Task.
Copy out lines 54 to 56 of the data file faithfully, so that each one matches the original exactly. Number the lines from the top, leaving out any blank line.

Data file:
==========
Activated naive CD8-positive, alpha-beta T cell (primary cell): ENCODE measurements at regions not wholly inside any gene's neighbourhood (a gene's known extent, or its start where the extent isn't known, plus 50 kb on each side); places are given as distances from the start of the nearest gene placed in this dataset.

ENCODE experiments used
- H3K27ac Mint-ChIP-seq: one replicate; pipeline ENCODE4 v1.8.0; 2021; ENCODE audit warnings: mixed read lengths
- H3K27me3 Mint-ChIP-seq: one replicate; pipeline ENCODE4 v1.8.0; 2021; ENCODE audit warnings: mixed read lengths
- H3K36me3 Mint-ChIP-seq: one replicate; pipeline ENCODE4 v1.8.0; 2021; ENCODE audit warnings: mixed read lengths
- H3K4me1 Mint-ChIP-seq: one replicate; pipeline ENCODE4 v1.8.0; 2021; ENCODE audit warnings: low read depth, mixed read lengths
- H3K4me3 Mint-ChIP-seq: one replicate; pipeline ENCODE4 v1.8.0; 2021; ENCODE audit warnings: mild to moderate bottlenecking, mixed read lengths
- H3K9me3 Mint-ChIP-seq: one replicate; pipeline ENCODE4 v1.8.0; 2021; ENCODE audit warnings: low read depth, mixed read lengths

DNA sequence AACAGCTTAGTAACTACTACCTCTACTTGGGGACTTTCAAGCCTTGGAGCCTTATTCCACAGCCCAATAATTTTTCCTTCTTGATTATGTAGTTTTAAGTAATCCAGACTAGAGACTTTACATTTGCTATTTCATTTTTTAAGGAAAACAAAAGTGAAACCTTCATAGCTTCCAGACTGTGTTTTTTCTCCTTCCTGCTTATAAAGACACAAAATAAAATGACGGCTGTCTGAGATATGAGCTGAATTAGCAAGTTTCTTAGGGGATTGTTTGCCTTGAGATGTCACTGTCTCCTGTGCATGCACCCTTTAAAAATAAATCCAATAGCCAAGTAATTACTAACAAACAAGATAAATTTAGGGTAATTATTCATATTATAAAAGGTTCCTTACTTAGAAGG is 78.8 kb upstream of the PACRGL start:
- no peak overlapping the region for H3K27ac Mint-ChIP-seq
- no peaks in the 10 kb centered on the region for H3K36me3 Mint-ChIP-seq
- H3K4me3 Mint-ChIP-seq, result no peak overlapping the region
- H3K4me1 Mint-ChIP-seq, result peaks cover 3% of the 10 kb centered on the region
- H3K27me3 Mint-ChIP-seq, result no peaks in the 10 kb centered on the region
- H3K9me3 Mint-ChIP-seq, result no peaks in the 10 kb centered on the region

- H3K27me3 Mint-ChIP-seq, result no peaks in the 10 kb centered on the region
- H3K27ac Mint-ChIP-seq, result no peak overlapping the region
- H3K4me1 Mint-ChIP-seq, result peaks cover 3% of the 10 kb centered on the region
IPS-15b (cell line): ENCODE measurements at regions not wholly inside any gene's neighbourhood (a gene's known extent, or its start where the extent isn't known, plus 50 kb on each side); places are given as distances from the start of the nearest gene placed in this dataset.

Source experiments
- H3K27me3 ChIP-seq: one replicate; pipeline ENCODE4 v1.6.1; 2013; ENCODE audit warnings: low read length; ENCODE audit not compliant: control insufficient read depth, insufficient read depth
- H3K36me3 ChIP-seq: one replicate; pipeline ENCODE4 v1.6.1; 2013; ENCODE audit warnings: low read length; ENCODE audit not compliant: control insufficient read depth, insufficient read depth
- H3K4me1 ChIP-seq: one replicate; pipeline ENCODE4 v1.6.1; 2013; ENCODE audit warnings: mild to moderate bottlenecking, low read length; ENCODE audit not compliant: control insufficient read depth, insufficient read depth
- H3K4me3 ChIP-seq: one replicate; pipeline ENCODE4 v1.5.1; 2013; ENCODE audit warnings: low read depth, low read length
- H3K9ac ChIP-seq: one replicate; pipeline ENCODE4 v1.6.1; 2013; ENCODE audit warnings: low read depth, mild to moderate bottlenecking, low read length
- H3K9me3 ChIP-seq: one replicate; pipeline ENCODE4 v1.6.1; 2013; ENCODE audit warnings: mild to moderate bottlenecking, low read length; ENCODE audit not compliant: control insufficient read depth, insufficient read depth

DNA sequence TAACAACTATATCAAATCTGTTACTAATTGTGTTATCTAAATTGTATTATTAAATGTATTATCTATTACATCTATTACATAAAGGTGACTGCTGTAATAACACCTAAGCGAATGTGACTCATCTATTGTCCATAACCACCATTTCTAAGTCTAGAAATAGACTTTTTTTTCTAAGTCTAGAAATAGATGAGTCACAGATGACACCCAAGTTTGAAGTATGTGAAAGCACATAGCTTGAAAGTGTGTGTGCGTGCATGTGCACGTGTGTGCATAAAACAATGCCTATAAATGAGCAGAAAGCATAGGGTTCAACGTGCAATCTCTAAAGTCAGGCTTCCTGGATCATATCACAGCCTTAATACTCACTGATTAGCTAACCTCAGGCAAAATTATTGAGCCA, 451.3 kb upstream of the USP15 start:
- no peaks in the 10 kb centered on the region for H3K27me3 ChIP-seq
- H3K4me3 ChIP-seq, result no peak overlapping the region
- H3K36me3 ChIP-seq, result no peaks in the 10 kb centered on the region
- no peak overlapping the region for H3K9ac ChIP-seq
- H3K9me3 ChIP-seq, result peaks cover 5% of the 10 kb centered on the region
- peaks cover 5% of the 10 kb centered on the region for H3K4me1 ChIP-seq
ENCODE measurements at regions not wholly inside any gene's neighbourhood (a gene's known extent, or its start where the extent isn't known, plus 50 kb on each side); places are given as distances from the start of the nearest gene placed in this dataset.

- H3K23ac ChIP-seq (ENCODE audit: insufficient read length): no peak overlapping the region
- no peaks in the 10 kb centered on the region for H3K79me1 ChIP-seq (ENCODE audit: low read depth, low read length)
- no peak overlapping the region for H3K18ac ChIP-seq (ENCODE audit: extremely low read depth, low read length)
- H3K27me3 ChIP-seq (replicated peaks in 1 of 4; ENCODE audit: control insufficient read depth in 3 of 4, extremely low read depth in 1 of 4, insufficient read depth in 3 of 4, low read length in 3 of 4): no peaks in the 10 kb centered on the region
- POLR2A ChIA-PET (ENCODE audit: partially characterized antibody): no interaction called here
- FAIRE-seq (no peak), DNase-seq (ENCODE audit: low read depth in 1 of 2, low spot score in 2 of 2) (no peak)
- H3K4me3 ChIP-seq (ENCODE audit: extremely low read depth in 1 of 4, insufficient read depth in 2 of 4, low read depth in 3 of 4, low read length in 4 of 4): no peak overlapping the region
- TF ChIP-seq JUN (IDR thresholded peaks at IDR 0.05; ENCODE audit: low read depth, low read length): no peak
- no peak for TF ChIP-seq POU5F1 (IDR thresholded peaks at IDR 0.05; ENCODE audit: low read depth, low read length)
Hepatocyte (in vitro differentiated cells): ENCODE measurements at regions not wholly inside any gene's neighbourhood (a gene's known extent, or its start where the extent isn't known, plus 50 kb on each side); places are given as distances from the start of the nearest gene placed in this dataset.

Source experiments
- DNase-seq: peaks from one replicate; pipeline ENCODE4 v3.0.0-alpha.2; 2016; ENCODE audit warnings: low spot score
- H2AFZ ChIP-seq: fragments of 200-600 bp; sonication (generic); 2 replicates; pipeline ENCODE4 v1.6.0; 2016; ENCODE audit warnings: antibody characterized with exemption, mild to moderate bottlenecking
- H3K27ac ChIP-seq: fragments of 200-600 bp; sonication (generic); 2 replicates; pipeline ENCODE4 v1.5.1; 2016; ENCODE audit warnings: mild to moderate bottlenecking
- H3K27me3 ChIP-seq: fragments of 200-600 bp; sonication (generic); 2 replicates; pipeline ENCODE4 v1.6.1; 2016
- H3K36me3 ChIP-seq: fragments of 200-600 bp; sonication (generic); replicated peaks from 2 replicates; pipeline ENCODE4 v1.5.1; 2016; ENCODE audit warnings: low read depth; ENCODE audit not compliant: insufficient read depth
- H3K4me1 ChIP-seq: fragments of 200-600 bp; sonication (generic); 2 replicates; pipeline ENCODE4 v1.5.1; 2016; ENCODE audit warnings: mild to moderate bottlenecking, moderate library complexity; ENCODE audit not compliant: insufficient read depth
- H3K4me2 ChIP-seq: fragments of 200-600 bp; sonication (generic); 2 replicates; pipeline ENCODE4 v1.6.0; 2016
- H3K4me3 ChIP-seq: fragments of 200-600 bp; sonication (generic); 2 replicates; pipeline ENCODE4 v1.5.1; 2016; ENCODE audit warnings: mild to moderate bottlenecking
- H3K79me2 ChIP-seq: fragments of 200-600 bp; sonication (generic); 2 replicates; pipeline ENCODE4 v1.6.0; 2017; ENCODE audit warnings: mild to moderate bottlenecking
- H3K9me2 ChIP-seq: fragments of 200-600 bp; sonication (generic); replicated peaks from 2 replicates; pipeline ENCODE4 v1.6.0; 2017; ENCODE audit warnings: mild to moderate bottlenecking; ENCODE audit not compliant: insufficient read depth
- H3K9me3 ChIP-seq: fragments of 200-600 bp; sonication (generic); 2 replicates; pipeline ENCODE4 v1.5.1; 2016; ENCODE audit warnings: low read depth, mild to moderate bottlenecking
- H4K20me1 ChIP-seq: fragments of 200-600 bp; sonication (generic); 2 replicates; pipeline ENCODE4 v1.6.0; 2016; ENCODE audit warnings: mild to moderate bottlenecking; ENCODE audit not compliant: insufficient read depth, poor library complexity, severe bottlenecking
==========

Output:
- H3K79me2 ChIP-seq: fragments of 200-600 bp; sonication (generic); 2 replicates; pipeline ENCODE4 v1.6.0; 2017; ENCODE audit warnings: mild to moderate bottlenecking
- H3K9me2 ChIP-seq: fragments of 200-600 bp; sonication (generic); replicated peaks from 2 replicates; pipeline ENCODE4 v1.6.0; 2017; ENCODE audit warnings: mild to moderate bottlenecking; ENCODE audit not compliant: insufficient read depth
- H3K9me3 ChIP-seq: fragments of 200-600 bp; sonication (generic); 2 replicates; pipeline ENCODE4 v1.5.1; 2016; ENCODE audit warnings: low read depth, mild to moderate bottlenecking